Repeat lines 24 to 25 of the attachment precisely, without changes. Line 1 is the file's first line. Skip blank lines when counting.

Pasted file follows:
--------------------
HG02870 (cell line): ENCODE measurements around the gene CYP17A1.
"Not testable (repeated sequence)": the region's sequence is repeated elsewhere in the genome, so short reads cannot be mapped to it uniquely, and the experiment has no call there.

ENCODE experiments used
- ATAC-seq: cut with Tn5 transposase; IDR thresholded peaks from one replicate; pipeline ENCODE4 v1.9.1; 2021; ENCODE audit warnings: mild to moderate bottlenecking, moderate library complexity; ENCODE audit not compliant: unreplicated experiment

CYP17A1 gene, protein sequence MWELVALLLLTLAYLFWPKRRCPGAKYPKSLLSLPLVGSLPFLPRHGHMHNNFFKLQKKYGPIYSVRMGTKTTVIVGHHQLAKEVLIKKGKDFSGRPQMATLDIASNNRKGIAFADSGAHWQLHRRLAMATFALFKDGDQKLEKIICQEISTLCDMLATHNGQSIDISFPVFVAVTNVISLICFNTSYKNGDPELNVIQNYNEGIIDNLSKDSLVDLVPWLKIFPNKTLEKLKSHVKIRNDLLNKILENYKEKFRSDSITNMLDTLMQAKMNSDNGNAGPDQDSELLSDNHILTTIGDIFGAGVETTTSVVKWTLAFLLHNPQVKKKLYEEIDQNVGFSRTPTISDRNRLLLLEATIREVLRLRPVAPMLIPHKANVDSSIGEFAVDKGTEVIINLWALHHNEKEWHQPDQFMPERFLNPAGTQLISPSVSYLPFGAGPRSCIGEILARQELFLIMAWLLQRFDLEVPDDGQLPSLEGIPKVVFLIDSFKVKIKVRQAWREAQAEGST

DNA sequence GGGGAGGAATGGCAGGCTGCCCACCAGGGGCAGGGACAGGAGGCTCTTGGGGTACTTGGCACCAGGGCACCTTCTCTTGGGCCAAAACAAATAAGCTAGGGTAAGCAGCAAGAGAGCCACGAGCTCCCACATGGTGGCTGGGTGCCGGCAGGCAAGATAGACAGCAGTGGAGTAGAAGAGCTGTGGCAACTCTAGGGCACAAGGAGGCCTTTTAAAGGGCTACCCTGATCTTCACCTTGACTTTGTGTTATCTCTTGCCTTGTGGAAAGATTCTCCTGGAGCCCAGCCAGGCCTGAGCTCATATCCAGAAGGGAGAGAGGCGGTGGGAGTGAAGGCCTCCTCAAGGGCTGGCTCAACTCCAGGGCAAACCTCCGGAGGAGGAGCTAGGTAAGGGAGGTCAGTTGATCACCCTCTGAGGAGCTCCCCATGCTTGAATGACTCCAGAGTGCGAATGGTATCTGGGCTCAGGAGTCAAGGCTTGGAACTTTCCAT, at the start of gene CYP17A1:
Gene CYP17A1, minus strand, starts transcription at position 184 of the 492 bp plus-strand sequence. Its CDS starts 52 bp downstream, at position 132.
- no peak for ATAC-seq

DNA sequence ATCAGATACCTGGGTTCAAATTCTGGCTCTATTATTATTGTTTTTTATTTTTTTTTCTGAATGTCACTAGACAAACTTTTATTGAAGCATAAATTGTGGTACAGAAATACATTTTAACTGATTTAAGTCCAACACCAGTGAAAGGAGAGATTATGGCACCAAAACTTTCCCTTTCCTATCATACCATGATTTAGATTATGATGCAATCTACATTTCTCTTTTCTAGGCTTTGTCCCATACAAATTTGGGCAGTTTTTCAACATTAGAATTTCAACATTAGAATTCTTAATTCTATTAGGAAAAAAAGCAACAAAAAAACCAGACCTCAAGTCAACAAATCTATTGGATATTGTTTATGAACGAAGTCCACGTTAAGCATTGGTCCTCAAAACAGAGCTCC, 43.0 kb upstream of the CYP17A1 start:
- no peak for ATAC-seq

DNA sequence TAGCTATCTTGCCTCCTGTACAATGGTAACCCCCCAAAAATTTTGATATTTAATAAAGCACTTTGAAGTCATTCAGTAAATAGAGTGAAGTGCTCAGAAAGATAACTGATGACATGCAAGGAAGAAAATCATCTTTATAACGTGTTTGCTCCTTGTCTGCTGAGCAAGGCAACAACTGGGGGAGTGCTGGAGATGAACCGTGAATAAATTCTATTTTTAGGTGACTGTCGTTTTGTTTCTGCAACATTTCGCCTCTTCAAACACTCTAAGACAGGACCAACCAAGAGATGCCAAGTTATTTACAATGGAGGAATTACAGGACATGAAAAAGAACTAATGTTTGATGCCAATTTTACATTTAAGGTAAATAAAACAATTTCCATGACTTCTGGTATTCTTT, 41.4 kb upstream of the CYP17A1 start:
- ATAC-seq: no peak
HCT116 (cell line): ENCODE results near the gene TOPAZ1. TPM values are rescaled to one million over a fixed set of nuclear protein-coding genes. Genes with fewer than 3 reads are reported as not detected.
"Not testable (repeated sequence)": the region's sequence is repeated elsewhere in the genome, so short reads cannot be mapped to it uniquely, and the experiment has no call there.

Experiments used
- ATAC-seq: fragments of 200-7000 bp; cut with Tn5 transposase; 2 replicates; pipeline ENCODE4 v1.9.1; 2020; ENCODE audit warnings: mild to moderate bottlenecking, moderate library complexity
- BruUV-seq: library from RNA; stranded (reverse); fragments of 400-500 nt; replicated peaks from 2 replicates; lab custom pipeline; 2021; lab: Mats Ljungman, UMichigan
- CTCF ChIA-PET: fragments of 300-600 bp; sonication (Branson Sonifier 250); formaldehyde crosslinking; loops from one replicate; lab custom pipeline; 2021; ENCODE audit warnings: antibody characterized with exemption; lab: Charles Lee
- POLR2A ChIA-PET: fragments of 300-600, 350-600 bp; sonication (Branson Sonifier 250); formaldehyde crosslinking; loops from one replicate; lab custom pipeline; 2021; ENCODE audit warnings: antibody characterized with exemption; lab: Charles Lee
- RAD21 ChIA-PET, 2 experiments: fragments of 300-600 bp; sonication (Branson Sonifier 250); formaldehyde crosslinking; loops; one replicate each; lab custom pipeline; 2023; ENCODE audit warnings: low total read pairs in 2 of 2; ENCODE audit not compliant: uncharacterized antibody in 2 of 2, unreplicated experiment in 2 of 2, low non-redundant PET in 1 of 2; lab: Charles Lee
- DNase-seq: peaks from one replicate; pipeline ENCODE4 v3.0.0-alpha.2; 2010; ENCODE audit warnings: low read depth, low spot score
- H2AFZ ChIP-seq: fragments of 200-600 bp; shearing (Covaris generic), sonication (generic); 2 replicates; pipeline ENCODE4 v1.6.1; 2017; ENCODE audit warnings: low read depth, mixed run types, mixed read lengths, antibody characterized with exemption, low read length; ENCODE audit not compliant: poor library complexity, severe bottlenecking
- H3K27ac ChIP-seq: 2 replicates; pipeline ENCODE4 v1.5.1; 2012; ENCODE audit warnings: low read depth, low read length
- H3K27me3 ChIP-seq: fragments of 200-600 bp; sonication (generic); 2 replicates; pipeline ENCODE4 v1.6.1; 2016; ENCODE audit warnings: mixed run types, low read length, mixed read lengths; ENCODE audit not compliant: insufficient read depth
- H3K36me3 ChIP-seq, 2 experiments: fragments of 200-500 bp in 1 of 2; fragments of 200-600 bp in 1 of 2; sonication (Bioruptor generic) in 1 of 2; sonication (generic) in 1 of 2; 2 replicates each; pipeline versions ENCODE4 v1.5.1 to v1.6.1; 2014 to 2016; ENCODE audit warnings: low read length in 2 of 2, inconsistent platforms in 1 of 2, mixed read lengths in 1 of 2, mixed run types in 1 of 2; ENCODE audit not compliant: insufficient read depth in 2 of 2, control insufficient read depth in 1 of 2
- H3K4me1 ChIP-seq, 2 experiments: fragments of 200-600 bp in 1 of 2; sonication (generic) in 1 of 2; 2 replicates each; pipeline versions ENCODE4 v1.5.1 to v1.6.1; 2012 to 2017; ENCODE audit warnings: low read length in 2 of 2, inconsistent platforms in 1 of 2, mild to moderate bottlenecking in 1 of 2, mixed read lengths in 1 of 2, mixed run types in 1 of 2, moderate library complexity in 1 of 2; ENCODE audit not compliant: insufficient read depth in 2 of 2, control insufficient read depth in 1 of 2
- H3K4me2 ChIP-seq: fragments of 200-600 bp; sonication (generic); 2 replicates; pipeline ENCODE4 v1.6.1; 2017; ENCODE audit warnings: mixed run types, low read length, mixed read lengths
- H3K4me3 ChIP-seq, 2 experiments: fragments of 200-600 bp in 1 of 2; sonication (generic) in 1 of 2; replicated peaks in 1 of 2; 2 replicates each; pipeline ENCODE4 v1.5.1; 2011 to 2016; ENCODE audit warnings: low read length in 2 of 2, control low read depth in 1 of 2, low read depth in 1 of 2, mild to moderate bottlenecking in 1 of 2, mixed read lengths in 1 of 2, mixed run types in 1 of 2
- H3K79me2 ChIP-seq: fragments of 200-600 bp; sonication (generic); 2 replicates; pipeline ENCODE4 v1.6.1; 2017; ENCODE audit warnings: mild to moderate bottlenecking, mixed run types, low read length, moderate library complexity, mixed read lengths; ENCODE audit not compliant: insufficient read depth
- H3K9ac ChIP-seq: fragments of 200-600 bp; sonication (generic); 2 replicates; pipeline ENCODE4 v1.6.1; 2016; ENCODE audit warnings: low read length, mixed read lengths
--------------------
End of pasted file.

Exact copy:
- H3K27me3 ChIP-seq: fragments of 200-600 bp; sonication (generic); 2 replicates; pipeline ENCODE4 v1.6.1; 2016; ENCODE audit warnings: mixed run types, low read length, mixed read lengths; ENCODE audit not compliant: insufficient read depth
- H3K36me3 ChIP-seq, 2 experiments: fragments of 200-500 bp in 1 of 2; fragments of 200-600 bp in 1 of 2; sonication (Bioruptor generic) in 1 of 2; sonication (generic) in 1 of 2; 2 replicates each; pipeline versions ENCODE4 v1.5.1 to v1.6.1; 2014 to 2016; ENCODE audit warnings: low read length in 2 of 2, inconsistent platforms in 1 of 2, mixed read lengths in 1 of 2, mixed run types in 1 of 2; ENCODE audit not compliant: insufficient read depth in 2 of 2, control insufficient read depth in 1 of 2